Liz stopped by to do a check up on the hives. It had been one week since she installed her three hives and she wanted to make sure all was well.
She has been receiving call after call over the last week about bee swarms. She routinely goes out and captures swarms and then places them in empty hive boxes. That is why she left one of the four hives empty here in hopes of filling it with a captured swarm. She found out today she will need to capture two swarms. Yep, one of the new hives up and flew the coop, I mean hive! Not even here a week and they left. Well who wanted them here anyway! WE DID!
That’s okay, the new hive will be better any way!
The two remaining hives she installed are doing fine. Actually one was doing so well she installed another box.
Here is a picture of the queen doing her work! She is the longer, lighter lady in the middle.
If I may say so, my existing hive was banging! We opened it up and it was oozing with honey. Last time we checked the bees were not building up into the next box, we wanted to try something out and placed the empty box below the boxed filled with bees and comb encouraging them to build down. Which they do in nature when they build on their own.
After today we know its working, they are filling the bottom box, and we added a third. Because my hive had a little comb built up that was filled with honey, Liz scrapped it off and we placed it on an unused hive top for me to strain later.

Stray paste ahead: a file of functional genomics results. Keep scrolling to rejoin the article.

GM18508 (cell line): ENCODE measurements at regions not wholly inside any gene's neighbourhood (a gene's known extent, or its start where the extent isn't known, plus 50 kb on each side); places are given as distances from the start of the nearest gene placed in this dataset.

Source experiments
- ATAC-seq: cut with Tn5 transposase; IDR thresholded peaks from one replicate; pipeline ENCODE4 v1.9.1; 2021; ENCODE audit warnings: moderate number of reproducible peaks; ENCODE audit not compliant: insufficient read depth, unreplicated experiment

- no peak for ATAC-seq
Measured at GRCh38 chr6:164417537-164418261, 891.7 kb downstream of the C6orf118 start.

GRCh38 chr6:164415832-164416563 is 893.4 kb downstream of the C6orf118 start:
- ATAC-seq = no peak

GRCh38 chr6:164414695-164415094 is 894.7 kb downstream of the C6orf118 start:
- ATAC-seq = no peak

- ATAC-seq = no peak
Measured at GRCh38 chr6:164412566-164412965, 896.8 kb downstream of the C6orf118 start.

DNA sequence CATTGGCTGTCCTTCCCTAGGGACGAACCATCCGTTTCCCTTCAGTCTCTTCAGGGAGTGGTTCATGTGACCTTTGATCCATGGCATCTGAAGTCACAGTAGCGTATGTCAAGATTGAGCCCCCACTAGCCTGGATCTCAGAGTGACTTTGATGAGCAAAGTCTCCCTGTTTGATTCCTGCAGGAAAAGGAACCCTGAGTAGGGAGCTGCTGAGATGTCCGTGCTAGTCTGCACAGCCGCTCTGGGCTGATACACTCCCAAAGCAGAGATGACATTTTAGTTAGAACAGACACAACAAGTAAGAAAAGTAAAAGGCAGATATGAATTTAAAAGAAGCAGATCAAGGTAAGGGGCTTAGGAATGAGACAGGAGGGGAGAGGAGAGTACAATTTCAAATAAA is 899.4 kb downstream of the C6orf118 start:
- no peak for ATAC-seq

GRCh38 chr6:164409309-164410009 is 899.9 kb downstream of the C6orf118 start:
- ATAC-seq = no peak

I learned something new today. Bees are little mathematicians and architects. They measure the space and if the numbers don’t add up they draw up new plans and build to accommodate. What the heck does that mean?
It means we left a little gap in between two frames when we closed them up last week and since then they filled it up by building new comb.
Can you see the gap we left?
Counting down from top, between the third and forth frame.
Here is the comb they built.
This is the lid, turned upside down. Exactly enough comb to fill the gap. Crazy, huh!
After Liz headed home I took my recovered honeycomb and placed it into a screen strainer over a bowl. I used a Pestle to smash down the comb to squish out as much honey as I could. I did this outside, as you can see in the second picture I still had some ladies hanging out. Sadly a few ladies died in the process.
I then poured the honey into a mason jar.
Since the comb was uncapped its shelf life is short so I figured I would put it to good use I’m making a honey cake tomorrow. Recipe to follow!
Oh and by the way, my dogs love the beeswax!
Have a sweet day!